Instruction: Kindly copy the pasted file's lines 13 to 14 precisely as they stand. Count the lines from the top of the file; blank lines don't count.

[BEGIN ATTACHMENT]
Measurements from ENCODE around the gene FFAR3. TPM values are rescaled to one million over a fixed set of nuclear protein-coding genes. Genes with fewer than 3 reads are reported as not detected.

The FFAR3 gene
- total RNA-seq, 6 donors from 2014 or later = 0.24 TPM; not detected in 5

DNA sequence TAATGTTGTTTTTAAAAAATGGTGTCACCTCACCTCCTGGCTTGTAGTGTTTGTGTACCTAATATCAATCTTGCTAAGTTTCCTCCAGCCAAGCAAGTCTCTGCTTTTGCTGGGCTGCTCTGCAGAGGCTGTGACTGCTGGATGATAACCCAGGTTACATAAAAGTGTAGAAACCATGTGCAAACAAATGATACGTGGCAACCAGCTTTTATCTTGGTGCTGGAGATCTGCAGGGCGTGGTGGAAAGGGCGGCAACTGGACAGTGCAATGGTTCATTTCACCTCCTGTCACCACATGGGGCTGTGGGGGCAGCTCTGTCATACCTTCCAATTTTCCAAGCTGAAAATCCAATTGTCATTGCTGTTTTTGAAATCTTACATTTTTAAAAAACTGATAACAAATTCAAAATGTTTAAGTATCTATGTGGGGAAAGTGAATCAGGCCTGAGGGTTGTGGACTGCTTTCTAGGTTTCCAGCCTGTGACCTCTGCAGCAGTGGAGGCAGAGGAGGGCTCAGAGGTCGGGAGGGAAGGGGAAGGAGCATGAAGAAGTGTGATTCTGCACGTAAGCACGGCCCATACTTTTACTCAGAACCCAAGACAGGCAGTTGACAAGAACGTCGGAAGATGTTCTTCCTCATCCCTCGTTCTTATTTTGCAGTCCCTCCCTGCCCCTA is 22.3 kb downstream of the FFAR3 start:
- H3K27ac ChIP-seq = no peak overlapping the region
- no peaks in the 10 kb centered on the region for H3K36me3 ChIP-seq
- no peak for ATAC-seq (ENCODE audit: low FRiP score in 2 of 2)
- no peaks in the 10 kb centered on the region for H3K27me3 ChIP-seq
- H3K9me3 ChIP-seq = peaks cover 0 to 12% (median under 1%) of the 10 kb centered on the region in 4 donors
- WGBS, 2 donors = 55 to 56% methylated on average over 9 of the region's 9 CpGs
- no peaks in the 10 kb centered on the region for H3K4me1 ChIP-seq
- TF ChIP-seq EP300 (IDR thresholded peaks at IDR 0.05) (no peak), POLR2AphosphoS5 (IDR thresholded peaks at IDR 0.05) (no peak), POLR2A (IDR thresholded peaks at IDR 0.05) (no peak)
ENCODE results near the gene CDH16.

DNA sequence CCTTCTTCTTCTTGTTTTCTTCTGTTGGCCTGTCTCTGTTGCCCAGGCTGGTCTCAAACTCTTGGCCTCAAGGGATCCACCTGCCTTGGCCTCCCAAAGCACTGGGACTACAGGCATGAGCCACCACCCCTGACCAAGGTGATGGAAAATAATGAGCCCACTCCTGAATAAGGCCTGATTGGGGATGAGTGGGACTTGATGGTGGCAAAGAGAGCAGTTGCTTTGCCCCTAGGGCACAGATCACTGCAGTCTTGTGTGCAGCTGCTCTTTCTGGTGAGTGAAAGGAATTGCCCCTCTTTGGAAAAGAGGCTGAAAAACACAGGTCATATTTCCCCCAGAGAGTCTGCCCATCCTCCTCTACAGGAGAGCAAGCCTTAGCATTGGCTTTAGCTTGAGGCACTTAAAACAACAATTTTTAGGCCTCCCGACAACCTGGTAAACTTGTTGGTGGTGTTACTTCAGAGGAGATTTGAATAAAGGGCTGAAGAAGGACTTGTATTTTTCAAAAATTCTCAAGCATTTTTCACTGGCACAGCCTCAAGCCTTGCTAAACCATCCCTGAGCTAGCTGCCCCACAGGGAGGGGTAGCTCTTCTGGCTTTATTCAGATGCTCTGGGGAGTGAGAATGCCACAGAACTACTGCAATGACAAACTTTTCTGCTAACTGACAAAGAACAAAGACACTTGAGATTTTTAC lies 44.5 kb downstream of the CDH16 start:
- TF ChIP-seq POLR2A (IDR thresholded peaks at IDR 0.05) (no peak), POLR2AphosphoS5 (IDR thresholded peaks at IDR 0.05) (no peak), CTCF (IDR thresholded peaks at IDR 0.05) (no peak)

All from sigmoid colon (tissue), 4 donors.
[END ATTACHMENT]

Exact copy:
ENCODE results near the gene CDH16.

DNA sequence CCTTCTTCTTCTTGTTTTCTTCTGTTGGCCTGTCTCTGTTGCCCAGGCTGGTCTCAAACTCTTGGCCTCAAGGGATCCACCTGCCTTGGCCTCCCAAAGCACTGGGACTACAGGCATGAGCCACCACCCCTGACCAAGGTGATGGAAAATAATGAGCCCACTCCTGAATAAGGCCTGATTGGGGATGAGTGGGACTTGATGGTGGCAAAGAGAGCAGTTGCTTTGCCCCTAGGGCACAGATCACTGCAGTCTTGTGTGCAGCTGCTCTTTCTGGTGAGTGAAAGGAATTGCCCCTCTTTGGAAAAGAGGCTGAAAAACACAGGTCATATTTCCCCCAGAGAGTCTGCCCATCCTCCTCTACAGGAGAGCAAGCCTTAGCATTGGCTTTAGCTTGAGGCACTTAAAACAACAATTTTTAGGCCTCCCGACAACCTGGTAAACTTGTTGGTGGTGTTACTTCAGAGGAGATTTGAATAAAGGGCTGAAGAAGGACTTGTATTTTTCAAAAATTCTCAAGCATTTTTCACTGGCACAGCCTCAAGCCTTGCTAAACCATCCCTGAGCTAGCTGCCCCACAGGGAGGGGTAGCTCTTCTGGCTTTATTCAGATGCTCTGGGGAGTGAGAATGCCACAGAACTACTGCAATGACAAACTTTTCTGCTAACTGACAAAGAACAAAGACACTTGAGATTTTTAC lies 44.5 kb downstream of the CDH16 start: